The late biblical scholar Carsten Peter Thiede writes the following in his posthumously published work Jesus, Man or Myth:
Thus, modern theologians who shape their own Jesus according to their own theologies and ideologies are merely following in ancient footsteps. The list of examples could be extended at leisure. Even today, manipulation of the actual text remains a possibility. What, for example, did Jesus teach his disciples about the prerequisites for the expulsion of demons? Apart from the fact that some New Testament critics prefer to doubt that there were (and are) demons and that Jesus cast them out, the case is clear. In cases of life-threatening danger, when the whole of one’s existence, body, mind and soul, is possessed, it follows that the healer’s body, mind and soul must be prepared to face the enemy. “This kind can come out only through prayer and fasting,” Jesus explains to the disciples who had failed to cast out the demon” (Mark 9:29). For anyone who has tried to understand Jewish thought, this is a logical consequence. Jesus does not depart radically from the Jewish concept of body, mind and soul as a whole, created by God – he emphasizes it. Praying and fasting generally characterize Jews who want to be ready for God. “There was also a prophet, Anna the daughter of Phanuel, of the tribe of Asher,” we read in Luke 2:36-37. “She was of great age, having lived with her husband for seven years after her marriage, then as a widow to the age of eighty-four. She never left the temple but worshipped there with fasting and prayer night and day.” In Antioch, Barnabas and Paul are to be commissioned by the community, and everyone gets ready: “After prayer and fasting, they laid their hands on them and sent them off” (Acts 13:3). Barnabas and Paul themselves later followed the same practice: “And after they had appointed elders for them in each church, with prayer and fasting they entrusted them to the Lord in whom they had come to believe” (Acts 14:23). Fasting is not always a continuous activity. It may be brief, just like a short but intense prayer. And fasting may also be wrong – Jesus criticized some of the Pharisees for their public showpiece way of fasting, and recommended that his disciples fast in their own rooms, not in public. So much is obvious, then. The teaching of Jesus did not go beyond the scope of Jewish practice, but he applied it to a rarer activity, the casting out of demons.
Now open a New Testament, and you will find that practically all recent translations have deleted the fasting from Mark 9:29. You may find it in the footnotes, but as we saw briefly in a previous chapter, it has disappeared from the actual text. Why? Because the two standard editions of the Greek New Testament, the United Bible Societies text and the Nestle-Aland, do not have it any more, and these are used and followed by translators. And what are the reasons for this radical departure from almost two thousand years of tradition? They are explained in the official handbook on the committee decisions that created the modern Greek text, Bruce Metzger’s Commentary on the Greek New Testament. There we are told that “in the light of the increasing emphasis in the early church on the necessity of fasting, it is understandable that ‘and by fasting‘ (kai nesteia in the Greek) is a gloss that foud its way into most witnesses.” This is ideology, or, if you prefer, bad theology, and it is certainly very bad textual criticism. Because of some guesswork about alleged increase in fasting in the early church, it is decreed that these decisive words were added to the ancient manuscripts by fasting fanatics.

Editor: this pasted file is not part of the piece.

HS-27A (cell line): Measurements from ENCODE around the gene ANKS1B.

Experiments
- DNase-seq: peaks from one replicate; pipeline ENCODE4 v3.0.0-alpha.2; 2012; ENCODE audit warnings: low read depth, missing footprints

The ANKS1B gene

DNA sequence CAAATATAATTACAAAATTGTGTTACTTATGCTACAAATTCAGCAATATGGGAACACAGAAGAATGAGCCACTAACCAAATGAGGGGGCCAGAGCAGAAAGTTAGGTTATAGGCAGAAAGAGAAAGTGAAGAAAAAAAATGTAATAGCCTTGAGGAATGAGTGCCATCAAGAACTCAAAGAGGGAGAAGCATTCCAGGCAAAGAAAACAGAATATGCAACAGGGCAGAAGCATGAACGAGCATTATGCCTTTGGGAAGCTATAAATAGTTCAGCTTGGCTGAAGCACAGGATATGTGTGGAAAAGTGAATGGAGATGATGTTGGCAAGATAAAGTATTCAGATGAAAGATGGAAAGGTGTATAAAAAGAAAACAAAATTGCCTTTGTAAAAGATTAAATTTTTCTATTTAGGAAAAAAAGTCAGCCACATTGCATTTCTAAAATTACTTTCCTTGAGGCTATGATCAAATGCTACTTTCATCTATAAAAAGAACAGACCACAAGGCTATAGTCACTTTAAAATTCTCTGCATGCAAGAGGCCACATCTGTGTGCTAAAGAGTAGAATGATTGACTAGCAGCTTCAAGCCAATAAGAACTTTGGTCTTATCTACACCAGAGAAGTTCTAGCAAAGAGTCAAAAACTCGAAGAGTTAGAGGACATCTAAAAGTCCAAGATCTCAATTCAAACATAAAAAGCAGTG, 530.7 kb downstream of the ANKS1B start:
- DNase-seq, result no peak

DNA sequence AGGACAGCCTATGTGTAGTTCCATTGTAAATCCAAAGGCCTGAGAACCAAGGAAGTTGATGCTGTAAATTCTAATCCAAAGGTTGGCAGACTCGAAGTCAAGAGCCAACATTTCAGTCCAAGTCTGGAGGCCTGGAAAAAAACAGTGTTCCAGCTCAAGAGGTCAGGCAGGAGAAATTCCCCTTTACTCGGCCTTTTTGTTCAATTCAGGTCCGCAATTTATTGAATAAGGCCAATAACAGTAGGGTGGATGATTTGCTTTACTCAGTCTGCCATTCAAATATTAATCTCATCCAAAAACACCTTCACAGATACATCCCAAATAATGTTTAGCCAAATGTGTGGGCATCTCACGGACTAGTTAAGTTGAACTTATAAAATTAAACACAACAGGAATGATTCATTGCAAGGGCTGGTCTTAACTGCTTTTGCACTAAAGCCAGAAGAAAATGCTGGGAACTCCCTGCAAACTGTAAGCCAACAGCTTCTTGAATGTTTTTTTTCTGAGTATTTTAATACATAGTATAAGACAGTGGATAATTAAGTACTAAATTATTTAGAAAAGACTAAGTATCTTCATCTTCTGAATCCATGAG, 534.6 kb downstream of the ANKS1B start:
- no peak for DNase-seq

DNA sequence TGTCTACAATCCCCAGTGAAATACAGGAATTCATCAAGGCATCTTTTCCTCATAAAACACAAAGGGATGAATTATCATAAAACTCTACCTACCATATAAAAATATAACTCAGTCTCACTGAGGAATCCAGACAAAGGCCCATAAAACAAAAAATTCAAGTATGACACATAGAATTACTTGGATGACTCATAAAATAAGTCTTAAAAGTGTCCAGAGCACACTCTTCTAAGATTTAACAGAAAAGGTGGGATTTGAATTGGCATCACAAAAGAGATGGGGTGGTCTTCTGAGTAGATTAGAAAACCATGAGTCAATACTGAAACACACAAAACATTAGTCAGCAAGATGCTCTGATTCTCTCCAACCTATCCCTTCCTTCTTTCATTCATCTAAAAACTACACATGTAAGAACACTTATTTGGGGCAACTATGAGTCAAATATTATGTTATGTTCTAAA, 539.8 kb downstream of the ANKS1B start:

In fact, though, the early church had nothing to do with it – as we have seen, Jesus the teacher taught within the framework of Jewish thought and used fasting in a particular, extreme situation. He, and later his disciples through him, had the power to cast out demons. Others had not. But even the disciples could not just flick a switch to make it happen. They had to be prepared. Therefore, the few and late manuscripts of Mark’s Gospel that deleted the fasting probably did so for quite another theological reason. It was not explicitly mentioned that Jesus had fasted before he went up the Mount of the Transfiguration (the incident immediately before the healing), and so they deleted it, forgetting that the transfiguration in Mark 9:2-8 was one of those cases where Jesus would have fasted beforehand anyway. The Gospels do no always go into detail about the obvious. One could even argue, turning Metzger’s argument on its head, that “and by fasting” was deleted because too many people had taken to fasting in the fourth century (when the deletion occurred), and the words were dropped so as not to encourage others. Whatever the reason, the text simply does not make sense without its punchline, the combination of prayer and fasting. Prayer was something the disciples would have done anyway before they tried to heal the demon-possessed boy. It went without saying. If this had been all Jesus had taught them after their failure, they would have stood there with blank incomprehension. In brief, even Jesus the teacher can be manipulated by modern editorial decisions, and as a result, he may lose both his Jewishness and the reach of his timeless teaching.